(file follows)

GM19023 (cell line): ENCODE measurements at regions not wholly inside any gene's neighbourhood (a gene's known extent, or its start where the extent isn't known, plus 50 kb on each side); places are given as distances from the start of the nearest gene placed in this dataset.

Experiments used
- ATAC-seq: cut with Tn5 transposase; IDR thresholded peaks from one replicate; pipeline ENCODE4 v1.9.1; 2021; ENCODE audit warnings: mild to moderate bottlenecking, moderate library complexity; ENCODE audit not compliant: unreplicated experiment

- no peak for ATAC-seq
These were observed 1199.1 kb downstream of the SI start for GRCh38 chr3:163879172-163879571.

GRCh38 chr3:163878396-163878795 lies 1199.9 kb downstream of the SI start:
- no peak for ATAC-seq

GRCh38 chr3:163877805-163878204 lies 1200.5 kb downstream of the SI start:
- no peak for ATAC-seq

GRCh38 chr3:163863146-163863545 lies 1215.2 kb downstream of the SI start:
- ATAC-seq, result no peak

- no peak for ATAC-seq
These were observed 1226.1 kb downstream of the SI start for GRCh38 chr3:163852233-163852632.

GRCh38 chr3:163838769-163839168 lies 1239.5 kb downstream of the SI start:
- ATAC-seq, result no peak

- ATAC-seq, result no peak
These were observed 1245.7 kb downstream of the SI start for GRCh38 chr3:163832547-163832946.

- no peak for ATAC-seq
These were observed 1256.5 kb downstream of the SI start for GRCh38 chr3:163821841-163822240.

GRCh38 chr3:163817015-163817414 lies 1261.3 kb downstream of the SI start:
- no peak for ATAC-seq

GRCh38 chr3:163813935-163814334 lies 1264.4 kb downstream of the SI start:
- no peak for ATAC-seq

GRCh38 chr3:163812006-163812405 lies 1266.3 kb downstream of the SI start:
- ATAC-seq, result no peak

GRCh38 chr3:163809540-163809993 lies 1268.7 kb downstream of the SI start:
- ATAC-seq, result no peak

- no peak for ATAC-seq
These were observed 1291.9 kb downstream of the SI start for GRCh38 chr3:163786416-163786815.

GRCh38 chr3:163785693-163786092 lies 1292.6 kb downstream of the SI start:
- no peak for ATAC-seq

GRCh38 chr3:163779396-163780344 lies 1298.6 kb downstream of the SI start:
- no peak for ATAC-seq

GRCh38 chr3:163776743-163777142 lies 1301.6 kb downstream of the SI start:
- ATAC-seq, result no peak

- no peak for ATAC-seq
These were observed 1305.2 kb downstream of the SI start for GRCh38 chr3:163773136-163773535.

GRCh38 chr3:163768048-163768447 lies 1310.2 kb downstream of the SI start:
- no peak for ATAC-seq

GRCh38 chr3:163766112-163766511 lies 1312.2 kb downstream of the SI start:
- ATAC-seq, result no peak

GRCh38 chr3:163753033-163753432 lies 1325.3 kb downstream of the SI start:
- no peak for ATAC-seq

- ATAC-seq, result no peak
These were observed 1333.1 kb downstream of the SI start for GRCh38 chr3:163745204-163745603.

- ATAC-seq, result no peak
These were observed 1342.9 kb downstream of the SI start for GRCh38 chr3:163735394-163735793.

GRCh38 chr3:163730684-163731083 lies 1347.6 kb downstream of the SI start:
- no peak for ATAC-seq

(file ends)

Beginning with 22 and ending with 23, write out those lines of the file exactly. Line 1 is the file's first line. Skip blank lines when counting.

GRCh38 chr3:163813935-163814334 lies 1264.4 kb downstream of the SI start:
- no peak for ATAC-seq